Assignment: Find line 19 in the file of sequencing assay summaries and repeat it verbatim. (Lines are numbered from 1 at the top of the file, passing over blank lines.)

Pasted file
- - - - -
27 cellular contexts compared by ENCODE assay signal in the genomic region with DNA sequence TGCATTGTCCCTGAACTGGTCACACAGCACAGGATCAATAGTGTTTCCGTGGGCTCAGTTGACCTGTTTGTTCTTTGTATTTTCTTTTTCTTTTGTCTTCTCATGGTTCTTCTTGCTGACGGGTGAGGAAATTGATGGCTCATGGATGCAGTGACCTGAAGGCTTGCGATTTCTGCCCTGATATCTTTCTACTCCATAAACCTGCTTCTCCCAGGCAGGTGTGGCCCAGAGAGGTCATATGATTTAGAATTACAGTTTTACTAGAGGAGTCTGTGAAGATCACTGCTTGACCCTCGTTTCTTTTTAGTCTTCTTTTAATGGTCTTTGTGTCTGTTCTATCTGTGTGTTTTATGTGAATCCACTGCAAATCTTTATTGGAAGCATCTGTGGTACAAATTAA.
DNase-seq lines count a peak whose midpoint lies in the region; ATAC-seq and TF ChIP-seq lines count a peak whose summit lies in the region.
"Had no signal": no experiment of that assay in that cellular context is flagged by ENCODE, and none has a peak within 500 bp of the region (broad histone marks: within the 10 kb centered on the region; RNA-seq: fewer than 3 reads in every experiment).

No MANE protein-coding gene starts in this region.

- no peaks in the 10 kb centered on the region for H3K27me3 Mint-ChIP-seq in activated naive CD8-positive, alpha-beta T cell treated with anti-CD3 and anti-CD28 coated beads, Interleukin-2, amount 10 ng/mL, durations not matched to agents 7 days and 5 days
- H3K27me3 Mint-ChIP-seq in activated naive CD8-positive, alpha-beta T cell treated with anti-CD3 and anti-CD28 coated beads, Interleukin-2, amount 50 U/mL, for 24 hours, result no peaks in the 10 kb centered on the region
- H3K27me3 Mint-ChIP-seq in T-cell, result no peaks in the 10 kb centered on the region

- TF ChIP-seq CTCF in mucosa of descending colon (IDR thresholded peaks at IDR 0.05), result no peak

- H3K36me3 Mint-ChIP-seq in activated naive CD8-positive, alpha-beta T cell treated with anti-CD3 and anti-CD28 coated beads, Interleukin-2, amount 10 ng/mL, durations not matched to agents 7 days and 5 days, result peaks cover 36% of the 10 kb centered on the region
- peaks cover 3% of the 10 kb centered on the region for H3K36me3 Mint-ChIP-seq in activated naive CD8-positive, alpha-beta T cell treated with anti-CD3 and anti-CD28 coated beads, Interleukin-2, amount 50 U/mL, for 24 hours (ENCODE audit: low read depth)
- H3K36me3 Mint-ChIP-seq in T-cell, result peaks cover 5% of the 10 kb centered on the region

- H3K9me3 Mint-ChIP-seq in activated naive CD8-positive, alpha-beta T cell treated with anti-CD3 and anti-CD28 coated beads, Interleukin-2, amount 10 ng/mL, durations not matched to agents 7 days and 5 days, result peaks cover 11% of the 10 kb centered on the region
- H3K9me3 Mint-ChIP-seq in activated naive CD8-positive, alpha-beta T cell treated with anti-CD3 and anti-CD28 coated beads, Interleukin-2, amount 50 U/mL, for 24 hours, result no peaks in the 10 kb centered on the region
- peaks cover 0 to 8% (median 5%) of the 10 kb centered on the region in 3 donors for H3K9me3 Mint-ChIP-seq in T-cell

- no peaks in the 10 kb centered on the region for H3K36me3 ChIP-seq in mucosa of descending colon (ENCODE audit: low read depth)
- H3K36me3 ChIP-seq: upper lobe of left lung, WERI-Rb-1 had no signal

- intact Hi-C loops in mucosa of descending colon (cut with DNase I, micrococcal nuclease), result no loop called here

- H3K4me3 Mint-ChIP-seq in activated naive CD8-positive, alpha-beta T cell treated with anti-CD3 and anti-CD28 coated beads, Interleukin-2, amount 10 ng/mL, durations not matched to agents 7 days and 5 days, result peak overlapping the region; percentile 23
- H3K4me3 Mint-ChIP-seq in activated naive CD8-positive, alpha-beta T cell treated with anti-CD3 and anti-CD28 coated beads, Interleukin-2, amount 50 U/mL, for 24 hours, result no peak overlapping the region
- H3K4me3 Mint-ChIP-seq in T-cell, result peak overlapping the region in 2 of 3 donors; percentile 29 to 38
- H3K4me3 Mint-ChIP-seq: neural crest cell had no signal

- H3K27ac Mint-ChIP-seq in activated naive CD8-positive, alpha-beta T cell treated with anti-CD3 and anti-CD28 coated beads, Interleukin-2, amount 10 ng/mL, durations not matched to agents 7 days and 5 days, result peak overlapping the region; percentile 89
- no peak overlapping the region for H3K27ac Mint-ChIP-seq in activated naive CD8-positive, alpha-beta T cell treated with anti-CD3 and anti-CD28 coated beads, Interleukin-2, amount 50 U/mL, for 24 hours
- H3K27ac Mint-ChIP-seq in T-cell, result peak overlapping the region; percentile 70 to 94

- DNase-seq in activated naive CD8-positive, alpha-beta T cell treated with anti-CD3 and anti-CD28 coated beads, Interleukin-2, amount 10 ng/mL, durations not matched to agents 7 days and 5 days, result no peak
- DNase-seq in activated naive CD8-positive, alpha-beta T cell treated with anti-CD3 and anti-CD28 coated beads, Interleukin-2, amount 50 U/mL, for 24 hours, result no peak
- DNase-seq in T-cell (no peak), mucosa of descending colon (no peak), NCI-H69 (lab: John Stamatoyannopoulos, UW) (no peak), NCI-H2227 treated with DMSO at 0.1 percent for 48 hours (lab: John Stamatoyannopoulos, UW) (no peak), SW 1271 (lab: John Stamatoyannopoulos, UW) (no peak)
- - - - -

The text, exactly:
- H3K4me3 Mint-ChIP-seq in activated naive CD8-positive, alpha-beta T cell treated with anti-CD3 and anti-CD28 coated beads, Interleukin-2, amount 50 U/mL, for 24 hours, result no peak overlapping the region